LA City Council sides with longshore union, unanimously sends decision on automation at the Port of Los Angeles back to Harbor Commissioners
Date: Monday, July 1, 2019
Source: Daily Breeze
The Los Angeles City Council has formally taken the longshore union’s side in the ongoing battle over automation at the Port of Los Angeles.
Hundreds of longshore workers jumped to their feet and cheered as the 12 present members of the 15-person panel voted unanimously Friday, June 28, to reject last week’s decision by the Harbor Commission to move ahead with an automation permit at the massive APM Terminal on Pier 400.
In doing so, the City Council sent the permit back to the commission for an analysis of what automation could mean for the economy and local jobs.
“We will not be the next Detroit,” Councilman Joe Buscaino, who led the charge in asking his colleagues to reject the Harbor Commission’s decision, said before the vote, as the audience gave him a standing ovation. “Automation is an important issue that impacts my family, my friends, the people I grew up with in town. And it impacts my constituents.”
The port’s executive director, Gene Seroka, declined to comment shortly after Friday’s meeting.
But Tom Boyd, an APM Terminals spokesman, rebuked the council’s decision in a written statement.
“We are disappointed by the L.A. City Council, (which) disregarded the actions of the Port of Los Angeles Board of Harbor Commissioners vote,” Boyd said, “and like Councilman Buscaino mentioned, we hope the situation will be resolved in the near future.”
APM Terminals, owned by shipping-container giant Maersk, has sought a permit, considered routine, to make landslide infrastructure changes necessary for operating battery- and electric-powered equipment with zero and near-zero emissions. Doing so would pave the way for automation at L.A.’s largest terminal.
The permit received administrative approval from port staff in January.
But on Feb. 21, the longshore union appealed the decision to the L.A. Board of Harbor Commissioners — triggering a public hearing process that saw thousands of longshore workers and their supporters marching in the streets and filling meeting halls.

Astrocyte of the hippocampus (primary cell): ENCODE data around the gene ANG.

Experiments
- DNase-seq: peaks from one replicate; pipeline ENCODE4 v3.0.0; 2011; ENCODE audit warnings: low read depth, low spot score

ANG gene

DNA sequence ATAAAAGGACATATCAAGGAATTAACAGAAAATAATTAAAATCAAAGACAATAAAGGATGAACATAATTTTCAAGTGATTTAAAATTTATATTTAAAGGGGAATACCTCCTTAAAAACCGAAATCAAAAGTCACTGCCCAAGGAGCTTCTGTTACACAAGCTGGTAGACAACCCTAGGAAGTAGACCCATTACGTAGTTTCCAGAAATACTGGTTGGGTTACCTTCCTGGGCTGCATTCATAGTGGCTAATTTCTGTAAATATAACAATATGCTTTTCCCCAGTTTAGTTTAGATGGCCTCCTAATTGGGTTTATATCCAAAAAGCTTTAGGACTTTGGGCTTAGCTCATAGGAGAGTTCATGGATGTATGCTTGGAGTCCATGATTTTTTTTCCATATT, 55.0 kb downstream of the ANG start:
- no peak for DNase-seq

While terminal operators have the right to upgrade and automate their businesses — and the labor contract with the International Longshore and Warehouse Union acknowledges and accepts that fact — the efforts to pave the way at APM triggered massive protests.
Thousands of longshore workers and their supporters marched in the streets and filled meeting halls in recent months, arguing that automation would kill jobs.
The harbor commissioners delayed voting on the permit in April at the request of Los Angeles Mayor Eric Garcetti, who asked for time to allow his office to mediate between both sides.
Then, last week, the commissioners finally voted — 3 to 2 — to deny the longshore appeal and grant the permit.
Buscaino immediately vowed to take it before his council colleagues.
APM Terminals, for its part, hit back, penning a letter that said if it can’t get the permit, it would move ahead with diesel-fueled — rather than zero- or near-zero emission — automation.
Still, the talks between the two sides continued, as they tried to strike a deal on mitigation or concessions that would ensure more job stability should automation move forward.
The closed-door meetings ran until 10:30 p.m. Thursday, June 27, with no resolution announced.
That set the stage for Friday morning.